## # Bayes factors:
##            (denominator)
## (numerator) fixed_H0 fixed_H1 random_H0 random_H1
##   fixed_H0      1.00   0.0419     0.433     0.114
##   fixed_H1     23.87   1.0000    10.330     2.730
##   random_H0     2.31   0.0968     1.000     0.264
##   random_H1     8.74   0.3663     3.784     1.000
##
## # Bayesian Model Averaging
##   Comparison: (fixed_H1 & random_H1) vs. (fixed_H0 & random_H0)
##   Inclusion Bayes factor: 9.851
##   Inclusion posterior probability: 0.908
##
## # Model posterior probabilities:
##           prior posterior logml
## fixed_H0   0.25    0.0278 -5.58
## fixed_H1   0.25    0.6644 -2.40
## random_H0  0.25    0.0643 -4.74
## random_H1  0.25    0.2434 -3.41
##
## # Posterior summary statistics of average effect size:
##           mean    sd  2.5%   50% 97.5% hpd95_lower hpd95_upper  n_eff  Rhat
## averaged 0.208 0.079 0.052 0.208 0.363       0.048       0.360     NA    NA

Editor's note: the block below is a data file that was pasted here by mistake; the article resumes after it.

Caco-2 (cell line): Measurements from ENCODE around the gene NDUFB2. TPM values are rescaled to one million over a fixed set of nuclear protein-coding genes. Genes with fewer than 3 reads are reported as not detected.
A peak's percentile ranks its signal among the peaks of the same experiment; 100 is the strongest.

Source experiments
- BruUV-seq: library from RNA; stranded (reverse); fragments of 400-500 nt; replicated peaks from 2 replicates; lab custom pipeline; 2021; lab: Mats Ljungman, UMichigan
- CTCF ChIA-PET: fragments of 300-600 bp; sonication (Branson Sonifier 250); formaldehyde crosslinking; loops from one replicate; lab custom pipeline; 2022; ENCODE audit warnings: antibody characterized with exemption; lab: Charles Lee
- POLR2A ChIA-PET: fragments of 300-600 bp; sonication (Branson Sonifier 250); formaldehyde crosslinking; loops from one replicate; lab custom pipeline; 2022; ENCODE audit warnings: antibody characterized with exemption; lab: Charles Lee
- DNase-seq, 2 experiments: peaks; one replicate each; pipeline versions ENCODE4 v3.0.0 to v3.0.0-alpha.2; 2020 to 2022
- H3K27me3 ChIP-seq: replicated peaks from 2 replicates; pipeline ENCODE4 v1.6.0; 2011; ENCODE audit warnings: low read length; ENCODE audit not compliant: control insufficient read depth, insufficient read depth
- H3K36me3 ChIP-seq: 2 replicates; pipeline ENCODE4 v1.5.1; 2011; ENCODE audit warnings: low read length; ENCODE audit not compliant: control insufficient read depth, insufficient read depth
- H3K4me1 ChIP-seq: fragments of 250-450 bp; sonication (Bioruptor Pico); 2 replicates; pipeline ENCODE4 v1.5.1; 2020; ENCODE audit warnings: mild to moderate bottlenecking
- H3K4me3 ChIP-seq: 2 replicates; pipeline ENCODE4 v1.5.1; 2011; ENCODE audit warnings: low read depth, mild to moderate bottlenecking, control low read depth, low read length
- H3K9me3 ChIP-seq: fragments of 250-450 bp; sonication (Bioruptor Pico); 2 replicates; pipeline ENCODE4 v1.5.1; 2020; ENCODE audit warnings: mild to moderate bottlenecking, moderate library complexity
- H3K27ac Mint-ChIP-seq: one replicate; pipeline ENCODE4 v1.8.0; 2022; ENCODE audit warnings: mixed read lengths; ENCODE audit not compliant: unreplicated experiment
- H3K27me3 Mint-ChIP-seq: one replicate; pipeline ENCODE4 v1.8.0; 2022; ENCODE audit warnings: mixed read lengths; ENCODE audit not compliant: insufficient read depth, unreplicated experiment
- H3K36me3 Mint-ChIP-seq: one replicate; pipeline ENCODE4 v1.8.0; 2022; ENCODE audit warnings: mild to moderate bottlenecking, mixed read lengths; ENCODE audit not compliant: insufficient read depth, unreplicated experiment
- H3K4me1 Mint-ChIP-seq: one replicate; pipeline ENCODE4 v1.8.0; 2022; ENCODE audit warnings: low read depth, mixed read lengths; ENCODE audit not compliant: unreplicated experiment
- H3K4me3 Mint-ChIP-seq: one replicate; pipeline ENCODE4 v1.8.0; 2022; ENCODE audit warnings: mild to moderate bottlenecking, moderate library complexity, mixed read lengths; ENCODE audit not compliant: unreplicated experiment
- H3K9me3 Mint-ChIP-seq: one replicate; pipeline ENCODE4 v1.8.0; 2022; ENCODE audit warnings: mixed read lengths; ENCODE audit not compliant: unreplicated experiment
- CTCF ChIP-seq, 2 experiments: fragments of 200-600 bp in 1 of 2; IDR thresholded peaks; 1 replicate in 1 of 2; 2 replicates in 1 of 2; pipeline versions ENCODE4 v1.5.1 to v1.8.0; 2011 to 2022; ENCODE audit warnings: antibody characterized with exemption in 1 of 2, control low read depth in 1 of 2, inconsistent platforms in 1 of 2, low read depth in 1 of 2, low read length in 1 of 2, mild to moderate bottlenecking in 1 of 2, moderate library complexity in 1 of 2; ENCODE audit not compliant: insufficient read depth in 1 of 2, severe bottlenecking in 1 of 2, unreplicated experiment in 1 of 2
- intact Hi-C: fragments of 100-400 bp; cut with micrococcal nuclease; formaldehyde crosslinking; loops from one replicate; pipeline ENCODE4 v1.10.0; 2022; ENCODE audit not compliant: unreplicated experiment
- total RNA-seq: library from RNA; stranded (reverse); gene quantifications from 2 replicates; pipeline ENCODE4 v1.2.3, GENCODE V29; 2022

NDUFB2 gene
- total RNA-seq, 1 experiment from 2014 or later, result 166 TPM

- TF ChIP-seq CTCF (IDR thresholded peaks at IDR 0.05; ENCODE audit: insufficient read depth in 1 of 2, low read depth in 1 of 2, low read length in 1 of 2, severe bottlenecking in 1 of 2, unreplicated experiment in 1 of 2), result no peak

## fixed    0.213 0.077 0.060 0.213 0.363       0.058       0.360 1870.9 1.002
## random   0.195 0.088 0.031 0.194 0.368       0.018       0.353 5414.2 1.000
plot_posterior(mb, "d", -.1, 1.4)

plot_forest(mb)

Predicted Bayes Factor for New Study

Often, it is of interest to judge how much additional evidence future studies can contribute to the present knowledge. Conditional on the outcome of the model averaging for meta-analysis, the function predicted_bf() samples new data sets from the posterior and performes a model selection for each replication. Thereby, a distribution of predicted Bayes factors is obtain that represents the expected evidence one expects when running a new study. The following example is not executed since it requires time-intensive computations:

mp <- predicted_bf(mb, SE = .2, sample = 30)
plot(mp)